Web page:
Tales from the driving seat – Wonderful Wales Part 2

We head into Aberystwyth to pick up some
essentials; dog food, milk and petrol! Not
wanting to waste the trip into town, we head
to the seafront and take a drive along the
promenade. We are pleasantly surprised by the
lovely Victorian buildings and a funicular cliff
railway too!
Stocked up with supplies and the tank full to
bursting with petrol, we head north and are
looking forward to today’s route which will take
us on a B road that follows the coast around the
southern part of Snowdonia rather than going
through it and then into the National Park to
camp for the night.
The start of the coastal road happens
immediately after crossing the river/estuary at
Machynlleth via an old stone bridge and then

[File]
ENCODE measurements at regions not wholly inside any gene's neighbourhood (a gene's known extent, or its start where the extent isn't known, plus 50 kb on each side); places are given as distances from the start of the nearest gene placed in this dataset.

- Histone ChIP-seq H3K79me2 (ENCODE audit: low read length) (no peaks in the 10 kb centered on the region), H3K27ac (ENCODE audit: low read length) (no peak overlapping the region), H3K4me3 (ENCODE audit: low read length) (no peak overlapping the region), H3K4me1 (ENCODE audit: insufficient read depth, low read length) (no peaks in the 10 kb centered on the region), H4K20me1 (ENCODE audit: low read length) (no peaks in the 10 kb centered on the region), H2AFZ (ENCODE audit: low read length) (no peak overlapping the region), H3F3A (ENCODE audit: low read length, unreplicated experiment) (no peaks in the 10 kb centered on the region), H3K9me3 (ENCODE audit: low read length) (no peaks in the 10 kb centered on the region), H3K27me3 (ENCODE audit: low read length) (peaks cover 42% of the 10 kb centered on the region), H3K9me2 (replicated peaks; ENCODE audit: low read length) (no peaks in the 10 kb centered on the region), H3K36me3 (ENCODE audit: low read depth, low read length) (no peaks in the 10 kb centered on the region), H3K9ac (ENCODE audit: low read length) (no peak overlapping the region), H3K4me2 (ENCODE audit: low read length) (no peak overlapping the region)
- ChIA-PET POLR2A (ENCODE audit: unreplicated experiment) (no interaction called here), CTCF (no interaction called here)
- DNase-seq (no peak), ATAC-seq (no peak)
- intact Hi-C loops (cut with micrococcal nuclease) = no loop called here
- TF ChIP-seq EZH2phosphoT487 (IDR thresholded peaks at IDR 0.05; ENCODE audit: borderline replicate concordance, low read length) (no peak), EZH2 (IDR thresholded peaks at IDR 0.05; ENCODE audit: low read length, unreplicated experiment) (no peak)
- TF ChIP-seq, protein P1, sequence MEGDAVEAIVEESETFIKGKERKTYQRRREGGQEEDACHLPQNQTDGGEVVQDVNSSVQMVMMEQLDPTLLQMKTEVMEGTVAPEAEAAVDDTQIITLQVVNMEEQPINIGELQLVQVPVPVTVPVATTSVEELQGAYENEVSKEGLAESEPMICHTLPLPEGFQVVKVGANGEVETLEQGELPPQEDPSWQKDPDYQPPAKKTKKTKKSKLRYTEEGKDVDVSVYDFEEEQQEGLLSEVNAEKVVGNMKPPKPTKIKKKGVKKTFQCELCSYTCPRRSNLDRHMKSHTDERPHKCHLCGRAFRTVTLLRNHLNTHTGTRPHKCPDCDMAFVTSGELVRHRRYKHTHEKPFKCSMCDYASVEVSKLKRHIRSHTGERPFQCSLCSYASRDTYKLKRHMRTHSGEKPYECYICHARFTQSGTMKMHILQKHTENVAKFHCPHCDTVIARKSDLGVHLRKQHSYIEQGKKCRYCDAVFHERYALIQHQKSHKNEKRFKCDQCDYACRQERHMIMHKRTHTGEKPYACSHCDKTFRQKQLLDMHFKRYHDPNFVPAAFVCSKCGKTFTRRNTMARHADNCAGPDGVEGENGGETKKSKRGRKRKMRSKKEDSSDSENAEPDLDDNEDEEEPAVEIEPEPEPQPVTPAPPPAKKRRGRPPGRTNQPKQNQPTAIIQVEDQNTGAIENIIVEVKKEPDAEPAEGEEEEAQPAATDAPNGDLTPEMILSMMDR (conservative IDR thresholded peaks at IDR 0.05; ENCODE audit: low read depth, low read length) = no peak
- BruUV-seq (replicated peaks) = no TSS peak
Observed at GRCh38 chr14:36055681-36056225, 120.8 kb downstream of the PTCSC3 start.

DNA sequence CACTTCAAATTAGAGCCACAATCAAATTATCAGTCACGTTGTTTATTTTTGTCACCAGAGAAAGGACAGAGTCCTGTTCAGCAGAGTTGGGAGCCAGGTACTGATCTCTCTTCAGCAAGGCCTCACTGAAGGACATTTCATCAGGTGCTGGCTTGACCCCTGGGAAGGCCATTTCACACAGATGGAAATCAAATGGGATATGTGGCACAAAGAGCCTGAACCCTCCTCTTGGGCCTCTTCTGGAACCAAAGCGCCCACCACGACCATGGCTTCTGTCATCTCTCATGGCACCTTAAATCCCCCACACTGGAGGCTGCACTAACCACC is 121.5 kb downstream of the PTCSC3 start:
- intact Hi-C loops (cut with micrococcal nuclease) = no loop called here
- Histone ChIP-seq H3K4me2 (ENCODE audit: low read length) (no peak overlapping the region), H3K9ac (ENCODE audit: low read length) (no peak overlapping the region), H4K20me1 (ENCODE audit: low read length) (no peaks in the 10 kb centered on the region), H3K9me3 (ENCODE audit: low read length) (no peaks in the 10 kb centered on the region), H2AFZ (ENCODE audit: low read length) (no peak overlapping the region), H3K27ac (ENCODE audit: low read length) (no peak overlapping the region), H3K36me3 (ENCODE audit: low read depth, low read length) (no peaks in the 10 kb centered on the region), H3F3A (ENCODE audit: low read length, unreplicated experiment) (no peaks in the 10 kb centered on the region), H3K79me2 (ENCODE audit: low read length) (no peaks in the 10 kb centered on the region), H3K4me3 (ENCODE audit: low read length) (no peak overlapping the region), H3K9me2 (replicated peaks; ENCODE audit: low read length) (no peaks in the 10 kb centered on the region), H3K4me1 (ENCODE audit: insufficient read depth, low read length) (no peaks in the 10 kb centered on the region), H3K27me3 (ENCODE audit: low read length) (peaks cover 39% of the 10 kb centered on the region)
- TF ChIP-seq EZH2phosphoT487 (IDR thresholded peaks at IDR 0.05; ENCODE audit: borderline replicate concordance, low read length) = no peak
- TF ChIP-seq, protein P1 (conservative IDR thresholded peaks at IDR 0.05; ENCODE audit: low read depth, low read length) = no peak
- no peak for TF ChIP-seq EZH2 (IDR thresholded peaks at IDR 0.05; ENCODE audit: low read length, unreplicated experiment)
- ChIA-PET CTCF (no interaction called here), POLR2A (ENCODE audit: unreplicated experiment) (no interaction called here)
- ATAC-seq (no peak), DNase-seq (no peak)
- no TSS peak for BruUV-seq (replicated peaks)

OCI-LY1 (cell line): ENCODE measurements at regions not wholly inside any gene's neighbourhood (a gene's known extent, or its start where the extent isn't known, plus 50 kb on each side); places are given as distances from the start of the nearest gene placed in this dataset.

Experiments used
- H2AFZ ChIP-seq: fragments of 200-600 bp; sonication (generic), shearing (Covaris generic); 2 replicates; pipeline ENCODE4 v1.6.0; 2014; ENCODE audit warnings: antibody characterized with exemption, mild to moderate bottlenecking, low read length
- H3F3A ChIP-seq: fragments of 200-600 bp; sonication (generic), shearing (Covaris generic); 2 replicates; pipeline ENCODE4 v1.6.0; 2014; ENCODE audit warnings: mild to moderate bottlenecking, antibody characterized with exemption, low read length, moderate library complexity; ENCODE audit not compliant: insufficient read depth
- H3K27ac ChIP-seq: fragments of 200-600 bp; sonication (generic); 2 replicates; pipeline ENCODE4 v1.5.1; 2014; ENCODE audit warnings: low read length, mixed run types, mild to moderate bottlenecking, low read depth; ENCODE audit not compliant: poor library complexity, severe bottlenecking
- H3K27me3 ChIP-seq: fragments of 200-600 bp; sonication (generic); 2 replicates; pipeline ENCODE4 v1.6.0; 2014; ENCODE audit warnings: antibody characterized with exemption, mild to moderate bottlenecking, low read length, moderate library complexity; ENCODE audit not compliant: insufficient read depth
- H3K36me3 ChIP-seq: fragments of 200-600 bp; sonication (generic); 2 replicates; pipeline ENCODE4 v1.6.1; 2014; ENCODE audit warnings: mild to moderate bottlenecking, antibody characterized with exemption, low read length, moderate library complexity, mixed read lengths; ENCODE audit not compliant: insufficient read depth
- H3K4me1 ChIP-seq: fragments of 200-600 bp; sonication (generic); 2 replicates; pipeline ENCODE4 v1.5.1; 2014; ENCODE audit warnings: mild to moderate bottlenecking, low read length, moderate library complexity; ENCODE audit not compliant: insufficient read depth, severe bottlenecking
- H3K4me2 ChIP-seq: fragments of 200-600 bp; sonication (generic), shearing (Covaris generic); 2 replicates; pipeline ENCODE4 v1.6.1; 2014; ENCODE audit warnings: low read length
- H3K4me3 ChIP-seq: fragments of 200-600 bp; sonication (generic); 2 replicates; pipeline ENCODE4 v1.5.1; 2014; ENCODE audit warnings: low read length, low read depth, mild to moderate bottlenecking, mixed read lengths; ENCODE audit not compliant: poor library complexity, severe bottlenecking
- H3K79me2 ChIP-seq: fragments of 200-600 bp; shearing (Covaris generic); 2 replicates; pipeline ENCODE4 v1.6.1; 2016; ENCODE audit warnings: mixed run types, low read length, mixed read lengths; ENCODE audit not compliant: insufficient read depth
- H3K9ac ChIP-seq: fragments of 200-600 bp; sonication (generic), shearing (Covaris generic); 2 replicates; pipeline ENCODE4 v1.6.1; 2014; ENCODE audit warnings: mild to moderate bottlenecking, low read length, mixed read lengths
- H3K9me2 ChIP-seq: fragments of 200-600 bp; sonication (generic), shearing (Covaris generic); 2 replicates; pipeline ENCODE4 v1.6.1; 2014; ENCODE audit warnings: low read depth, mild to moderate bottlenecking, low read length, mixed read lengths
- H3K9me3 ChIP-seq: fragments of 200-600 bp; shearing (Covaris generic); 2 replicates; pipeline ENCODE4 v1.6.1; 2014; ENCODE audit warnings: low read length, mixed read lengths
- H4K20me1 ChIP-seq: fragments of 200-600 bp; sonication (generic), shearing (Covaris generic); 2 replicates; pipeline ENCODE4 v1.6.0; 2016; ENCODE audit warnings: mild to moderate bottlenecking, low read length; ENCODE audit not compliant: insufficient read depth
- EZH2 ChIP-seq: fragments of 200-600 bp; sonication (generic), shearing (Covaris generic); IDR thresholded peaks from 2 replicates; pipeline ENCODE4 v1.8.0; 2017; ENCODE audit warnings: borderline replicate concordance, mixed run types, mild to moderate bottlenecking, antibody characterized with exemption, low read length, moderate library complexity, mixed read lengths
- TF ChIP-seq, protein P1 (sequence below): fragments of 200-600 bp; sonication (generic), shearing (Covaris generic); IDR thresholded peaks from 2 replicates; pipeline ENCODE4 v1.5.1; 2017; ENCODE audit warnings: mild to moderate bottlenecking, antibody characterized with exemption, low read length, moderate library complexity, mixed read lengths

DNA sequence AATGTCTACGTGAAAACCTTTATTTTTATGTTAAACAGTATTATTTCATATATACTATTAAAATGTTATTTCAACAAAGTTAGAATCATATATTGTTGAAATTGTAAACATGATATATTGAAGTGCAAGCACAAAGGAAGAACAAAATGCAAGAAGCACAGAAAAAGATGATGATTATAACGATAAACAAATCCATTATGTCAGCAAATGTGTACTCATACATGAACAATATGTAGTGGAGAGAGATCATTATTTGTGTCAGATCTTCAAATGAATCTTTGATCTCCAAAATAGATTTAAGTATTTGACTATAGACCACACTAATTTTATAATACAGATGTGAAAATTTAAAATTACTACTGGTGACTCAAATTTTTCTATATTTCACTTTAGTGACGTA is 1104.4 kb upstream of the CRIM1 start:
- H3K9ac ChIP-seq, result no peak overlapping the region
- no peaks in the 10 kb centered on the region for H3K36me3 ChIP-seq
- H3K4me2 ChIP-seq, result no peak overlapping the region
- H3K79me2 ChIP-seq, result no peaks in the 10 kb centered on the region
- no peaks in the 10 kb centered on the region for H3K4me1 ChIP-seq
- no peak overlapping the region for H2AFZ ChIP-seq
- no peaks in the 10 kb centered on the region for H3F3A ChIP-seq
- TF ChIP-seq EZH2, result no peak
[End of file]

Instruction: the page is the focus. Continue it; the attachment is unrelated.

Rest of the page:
turning left off the main A road and following
the river on your left. As roads go, this one is
beautiful. The surface is smooth, with a stone
wall on one side and a cliff face the other, it
undulates over and around the coastal features,
giving us amazing views over the river and sea.
As we get closer to the coast, the road becomes
lined with old oak trees, growing out of the cliff
and hanging over the edge.
Our first stop on this route is a small seaside
town called Aberdovey. There is a golf club, a
beach and beach related stuff. We drive through,
noticing people pointing and commenting at
the camper… this often happens and I sometimes